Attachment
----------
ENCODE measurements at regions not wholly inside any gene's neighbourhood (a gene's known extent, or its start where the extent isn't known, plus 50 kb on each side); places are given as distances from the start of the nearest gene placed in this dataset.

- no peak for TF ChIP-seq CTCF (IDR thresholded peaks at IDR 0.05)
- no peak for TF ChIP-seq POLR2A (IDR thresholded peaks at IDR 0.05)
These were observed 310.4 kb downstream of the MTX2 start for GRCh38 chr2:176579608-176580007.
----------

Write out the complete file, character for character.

ENCODE measurements at regions not wholly inside any gene's neighbourhood (a gene's known extent, or its start where the extent isn't known, plus 50 kb on each side); places are given as distances from the start of the nearest gene placed in this dataset.

- no peak for TF ChIP-seq CTCF (IDR thresholded peaks at IDR 0.05)
- no peak for TF ChIP-seq POLR2A (IDR thresholded peaks at IDR 0.05)
These were observed 310.4 kb downstream of the MTX2 start for GRCh38 chr2:176579608-176580007.